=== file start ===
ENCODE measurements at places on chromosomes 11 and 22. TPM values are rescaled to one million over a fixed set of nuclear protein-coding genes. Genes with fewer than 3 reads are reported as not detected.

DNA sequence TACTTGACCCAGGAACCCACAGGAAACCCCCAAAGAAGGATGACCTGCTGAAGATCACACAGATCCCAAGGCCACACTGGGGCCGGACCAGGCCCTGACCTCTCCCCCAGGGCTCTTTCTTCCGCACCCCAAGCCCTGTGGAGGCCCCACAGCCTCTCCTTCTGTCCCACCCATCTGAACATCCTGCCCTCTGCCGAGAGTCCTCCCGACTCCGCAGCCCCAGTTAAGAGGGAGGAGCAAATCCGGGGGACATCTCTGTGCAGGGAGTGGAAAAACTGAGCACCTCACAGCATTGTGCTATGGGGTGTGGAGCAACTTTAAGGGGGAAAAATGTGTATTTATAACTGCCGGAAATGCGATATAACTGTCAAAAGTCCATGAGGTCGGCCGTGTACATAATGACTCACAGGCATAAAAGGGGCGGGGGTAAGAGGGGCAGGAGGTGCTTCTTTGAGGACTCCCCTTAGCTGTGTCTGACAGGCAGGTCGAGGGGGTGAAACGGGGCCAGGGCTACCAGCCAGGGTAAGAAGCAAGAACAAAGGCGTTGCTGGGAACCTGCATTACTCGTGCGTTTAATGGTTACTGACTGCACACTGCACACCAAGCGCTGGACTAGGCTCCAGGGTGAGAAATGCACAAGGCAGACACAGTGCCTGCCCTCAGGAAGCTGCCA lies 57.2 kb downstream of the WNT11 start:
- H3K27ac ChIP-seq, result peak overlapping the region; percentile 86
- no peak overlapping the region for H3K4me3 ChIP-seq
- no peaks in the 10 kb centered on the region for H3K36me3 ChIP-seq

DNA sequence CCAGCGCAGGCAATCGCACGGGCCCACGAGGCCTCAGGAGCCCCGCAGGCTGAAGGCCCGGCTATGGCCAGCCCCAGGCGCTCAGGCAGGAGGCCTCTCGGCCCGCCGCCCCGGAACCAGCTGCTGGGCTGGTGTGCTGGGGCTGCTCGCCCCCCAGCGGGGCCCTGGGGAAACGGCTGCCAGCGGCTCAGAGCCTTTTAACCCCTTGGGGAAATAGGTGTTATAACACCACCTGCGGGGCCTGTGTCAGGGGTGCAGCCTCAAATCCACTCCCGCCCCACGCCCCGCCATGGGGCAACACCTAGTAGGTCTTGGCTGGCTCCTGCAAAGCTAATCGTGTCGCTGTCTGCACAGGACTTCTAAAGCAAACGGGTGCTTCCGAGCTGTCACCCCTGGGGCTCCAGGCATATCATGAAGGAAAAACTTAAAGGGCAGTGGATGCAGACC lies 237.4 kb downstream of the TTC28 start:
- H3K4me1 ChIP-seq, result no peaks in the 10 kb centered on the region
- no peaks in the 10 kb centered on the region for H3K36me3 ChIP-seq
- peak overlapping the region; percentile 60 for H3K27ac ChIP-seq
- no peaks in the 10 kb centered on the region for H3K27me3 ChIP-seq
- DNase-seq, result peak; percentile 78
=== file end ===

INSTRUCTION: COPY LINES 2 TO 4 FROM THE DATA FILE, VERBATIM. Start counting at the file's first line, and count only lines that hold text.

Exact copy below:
DNA sequence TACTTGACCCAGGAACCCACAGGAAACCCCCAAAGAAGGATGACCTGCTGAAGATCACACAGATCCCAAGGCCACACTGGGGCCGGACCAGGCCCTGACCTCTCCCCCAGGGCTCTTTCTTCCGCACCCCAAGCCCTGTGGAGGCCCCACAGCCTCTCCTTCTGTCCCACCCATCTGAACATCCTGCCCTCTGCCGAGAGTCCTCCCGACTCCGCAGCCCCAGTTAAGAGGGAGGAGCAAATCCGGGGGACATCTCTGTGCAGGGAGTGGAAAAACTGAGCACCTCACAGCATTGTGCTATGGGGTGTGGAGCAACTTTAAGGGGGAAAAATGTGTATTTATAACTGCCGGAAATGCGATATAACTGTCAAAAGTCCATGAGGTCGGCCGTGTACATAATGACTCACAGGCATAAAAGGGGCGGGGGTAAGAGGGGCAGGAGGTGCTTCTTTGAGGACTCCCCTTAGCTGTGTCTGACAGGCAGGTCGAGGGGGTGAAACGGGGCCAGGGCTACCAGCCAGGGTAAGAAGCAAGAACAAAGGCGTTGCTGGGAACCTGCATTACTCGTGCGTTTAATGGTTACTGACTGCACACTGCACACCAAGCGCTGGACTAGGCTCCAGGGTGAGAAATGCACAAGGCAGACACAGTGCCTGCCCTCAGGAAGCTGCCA lies 57.2 kb downstream of the WNT11 start:
- H3K27ac ChIP-seq, result peak overlapping the region; percentile 86
- no peak overlapping the region for H3K4me3 ChIP-seq